Sunday, October 6, 2013

Lord and Lady? Why so Snooty? Or, The Origins of the Covingtons

We aren't really, I promise!
It is a bit of an inside joke, or fond reference. We wanted a more egalitarian form of name changing than the usual 'she takes his' mode, and we decided to both change our last name to a third option. There were a couple options on the table, but Covington was a clear outlier because it had already held significance to us both for the greater part of a decade.

The irony is I don't remember why we decided on that name in the first place. I'm sure it was because it sounded properly snooty and English.

You see, once upon a time, in 2003, after having only known each other a few weeks, Lord Covington and I decided to take on the massive project of writing (casting, directing, making props for, etc.) an interactive murder mystery dinner theatre.

We were in college, living in the dorms, and near broke.  Our target date was spring break, where a small group of dorm weirdoes, obviously including us and our friends, would get the place 'to ourselves.'  Our cast consisted of equally broke college students, as did our audience/participants. We spent weeks writing and rewriting clues, characters, and designing 'sets' and making props.  We scraped up what we could of our monies and bought refreshments. Dinner consisted of spaghetti and garlic bread which featured in the plot. Because there was a vampire. 

Did I forget to mention that part? Covington was the name we gave to the owners of our haunted, zombie ridden, Victorian mansion. Long ago they were cursed to have a monster born into the family with each generation. The distant family members had been gathered together under pretext, the organizer of the event was to find the monster and kill it.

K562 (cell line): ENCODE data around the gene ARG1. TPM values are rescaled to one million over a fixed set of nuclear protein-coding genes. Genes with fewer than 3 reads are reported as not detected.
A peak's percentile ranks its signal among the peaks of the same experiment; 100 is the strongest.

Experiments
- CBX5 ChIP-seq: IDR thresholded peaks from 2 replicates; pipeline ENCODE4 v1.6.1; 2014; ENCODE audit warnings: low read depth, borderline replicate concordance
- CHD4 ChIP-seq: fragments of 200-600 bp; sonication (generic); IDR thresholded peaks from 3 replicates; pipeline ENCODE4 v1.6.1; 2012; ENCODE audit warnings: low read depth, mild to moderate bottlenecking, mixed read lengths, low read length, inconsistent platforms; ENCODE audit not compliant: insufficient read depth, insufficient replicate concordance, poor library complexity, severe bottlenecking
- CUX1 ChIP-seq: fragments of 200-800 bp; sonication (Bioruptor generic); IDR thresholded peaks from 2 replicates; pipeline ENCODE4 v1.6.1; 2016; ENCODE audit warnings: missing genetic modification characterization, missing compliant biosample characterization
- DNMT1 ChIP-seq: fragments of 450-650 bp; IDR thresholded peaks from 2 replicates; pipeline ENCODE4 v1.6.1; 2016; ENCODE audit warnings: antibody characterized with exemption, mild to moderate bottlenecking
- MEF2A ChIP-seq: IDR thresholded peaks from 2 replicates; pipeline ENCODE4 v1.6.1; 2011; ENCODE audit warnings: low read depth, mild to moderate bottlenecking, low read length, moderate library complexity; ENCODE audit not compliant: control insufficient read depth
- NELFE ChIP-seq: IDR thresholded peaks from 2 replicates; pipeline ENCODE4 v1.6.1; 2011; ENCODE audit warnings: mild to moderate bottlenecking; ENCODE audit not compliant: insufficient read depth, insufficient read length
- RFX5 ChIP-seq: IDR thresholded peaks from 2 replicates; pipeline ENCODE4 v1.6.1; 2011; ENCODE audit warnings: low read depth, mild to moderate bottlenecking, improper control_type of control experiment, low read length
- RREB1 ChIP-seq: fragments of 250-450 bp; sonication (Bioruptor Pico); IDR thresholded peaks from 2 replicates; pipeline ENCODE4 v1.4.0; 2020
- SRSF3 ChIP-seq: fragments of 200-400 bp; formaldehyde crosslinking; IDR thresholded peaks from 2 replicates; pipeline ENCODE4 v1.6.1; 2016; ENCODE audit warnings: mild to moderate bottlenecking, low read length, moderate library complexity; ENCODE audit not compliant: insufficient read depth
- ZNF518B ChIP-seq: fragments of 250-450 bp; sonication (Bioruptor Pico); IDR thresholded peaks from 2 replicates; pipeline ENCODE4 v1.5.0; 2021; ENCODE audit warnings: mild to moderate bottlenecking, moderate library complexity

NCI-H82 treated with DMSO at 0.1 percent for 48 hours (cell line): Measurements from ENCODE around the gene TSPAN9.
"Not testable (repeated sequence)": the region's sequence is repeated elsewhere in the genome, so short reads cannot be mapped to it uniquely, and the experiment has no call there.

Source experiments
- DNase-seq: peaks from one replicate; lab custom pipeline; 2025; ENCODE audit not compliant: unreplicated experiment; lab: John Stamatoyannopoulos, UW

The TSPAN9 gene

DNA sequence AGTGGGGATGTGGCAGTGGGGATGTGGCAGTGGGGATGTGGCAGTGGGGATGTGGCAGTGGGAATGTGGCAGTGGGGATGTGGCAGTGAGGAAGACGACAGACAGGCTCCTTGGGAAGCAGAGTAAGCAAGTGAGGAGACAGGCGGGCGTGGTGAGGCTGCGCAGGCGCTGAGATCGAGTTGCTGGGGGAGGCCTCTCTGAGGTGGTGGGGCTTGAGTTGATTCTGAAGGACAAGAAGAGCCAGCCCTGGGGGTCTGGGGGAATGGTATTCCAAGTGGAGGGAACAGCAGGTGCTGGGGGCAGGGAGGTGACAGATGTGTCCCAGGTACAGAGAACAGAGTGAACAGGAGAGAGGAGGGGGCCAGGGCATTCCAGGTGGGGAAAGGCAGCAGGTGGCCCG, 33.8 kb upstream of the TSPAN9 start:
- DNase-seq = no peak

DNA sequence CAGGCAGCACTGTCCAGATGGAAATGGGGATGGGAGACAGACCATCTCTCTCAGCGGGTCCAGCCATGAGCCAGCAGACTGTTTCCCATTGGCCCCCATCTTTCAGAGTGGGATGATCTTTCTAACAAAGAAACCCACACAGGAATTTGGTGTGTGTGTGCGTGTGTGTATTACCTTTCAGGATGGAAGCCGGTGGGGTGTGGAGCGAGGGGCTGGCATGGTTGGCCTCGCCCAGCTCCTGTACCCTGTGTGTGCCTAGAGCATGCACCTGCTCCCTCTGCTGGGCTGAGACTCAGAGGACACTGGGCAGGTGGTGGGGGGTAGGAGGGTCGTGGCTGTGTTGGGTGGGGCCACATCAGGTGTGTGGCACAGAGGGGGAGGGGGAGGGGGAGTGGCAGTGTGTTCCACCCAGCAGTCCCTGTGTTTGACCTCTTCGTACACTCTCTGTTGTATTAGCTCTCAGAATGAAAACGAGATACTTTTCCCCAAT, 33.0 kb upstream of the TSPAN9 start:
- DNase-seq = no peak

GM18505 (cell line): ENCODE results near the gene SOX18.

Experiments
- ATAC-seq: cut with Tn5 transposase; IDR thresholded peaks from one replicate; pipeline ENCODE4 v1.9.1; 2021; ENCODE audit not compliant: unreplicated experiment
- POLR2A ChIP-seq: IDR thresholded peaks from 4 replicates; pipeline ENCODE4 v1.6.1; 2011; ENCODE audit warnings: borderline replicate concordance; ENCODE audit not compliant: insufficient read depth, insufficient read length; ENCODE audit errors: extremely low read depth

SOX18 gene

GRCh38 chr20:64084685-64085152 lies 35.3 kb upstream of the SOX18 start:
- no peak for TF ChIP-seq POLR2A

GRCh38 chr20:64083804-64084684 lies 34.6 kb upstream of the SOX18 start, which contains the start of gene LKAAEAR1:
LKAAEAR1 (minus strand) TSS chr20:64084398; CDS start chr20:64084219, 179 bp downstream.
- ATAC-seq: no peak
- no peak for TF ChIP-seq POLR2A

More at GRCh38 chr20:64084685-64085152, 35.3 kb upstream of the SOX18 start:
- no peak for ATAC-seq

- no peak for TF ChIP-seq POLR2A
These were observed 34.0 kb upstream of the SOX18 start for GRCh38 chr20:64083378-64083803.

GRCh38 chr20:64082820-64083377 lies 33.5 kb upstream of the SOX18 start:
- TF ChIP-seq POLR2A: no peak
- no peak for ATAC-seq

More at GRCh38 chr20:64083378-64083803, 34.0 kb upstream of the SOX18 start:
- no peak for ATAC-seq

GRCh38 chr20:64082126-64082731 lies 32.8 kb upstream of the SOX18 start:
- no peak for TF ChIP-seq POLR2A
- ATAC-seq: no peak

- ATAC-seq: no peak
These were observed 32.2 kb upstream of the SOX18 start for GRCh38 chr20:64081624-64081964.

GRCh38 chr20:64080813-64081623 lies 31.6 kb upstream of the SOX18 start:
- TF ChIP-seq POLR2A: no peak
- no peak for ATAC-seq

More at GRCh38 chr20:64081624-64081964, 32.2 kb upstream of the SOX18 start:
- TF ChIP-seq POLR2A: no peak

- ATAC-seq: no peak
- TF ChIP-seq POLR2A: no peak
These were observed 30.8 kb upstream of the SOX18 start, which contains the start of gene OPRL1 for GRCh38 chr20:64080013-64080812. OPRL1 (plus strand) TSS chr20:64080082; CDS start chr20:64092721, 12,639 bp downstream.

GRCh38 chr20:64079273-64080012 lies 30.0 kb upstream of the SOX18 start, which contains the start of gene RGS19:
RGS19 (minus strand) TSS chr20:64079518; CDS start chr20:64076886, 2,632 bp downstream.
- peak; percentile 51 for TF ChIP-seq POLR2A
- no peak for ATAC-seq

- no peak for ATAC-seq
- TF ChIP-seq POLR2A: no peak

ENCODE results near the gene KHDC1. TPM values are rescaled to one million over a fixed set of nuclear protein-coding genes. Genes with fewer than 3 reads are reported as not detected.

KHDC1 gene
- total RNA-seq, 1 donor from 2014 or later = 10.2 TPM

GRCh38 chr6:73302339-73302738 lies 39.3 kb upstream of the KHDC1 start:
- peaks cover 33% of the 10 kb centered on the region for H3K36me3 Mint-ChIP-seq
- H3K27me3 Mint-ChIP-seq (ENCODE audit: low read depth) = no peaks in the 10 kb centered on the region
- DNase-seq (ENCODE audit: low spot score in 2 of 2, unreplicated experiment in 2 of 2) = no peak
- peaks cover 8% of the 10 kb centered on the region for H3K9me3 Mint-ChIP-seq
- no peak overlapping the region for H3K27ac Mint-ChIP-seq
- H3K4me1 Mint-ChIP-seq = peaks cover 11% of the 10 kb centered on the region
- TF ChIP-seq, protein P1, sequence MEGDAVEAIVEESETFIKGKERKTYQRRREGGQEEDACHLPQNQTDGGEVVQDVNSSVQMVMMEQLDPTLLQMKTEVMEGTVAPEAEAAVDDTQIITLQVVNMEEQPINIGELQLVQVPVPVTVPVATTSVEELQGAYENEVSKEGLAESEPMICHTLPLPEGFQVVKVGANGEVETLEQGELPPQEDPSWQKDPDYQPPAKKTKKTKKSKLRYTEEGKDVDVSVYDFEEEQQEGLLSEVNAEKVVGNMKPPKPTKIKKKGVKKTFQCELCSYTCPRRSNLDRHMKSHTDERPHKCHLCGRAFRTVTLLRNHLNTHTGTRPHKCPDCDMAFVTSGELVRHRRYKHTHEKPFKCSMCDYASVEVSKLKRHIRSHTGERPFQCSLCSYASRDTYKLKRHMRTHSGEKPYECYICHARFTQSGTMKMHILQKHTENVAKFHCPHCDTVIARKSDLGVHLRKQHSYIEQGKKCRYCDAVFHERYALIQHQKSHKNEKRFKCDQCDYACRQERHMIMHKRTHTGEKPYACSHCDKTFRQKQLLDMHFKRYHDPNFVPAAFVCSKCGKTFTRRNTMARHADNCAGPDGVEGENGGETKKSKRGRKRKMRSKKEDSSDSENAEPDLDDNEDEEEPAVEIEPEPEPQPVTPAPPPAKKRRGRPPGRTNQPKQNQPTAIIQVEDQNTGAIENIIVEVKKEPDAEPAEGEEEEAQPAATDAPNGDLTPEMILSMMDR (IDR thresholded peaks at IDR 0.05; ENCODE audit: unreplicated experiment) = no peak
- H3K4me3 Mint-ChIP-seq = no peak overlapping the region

Usually, at a Murder Mystery Dinner Theater, the guests sit down and eat, and watch the play. Ours was different in that there was no static audience. Everyone was an active participant. They all had a character name, a title/descriptor/job, and a special ability they could use three times in the evening. It was basically a simplified LARP without calling it that and scaring people away. The murder mystery was a complete disaster and a roaring success. Nothing went according to our plans.  People moved props that "should" have been too heavy to move, they ignored trap doors. They pretended to mix the potion ingredients instead of actually mixing them. They ignored very important clues but somehow kept meddling through. People who weren't involved at all walked around the corner into our ghost bride and ran away terrified. However, none of the participants knew our plans, and they all had a wonderful time, never noticing when things went slightly wrong. From 8 pm until midnight, they ran around trying to discover clues, escape a mob of zombies, find out who the vampire amongst them was, escape the crazy haunted mansion. It was glorious.

We ran a slightly better version with better props two years later (and again better two or three years after that) but we kept some props from that first murder mystery, even now.  Our favorite, the one that truly embodies the attitude and state of affairs of that first attempt is a crowbar. It was cut out of cardboard, colored with a sharpie borrowed from the front desk of the dorm, and bent to resemble the 's' shape of a crowbar.

We kept that crowbar prominently displayed on our wall throughout many moves, as in inspiration, as proof of what we could do together, and a reminder that even though things don't always go perfectly, it doesn't mean you can't have fun!

I believe that our baby was the first to be called Lord Covington. Since he spent a large chunk of our day with us at work, even when very young, I took every opportunity to dress him in onesies with ties, or in fancy vested suits, jackets, even name tags. Once he started walking "Little Lord Covington' gave way to "Little Lord Toddlesworth."   We plan to introduce you to Toddlesworth on Tuesday, and have Tuesdays be a weekly update of what he has done or how he has developed that week as well as a possible reflection into his short past.

No comments:

Post a Comment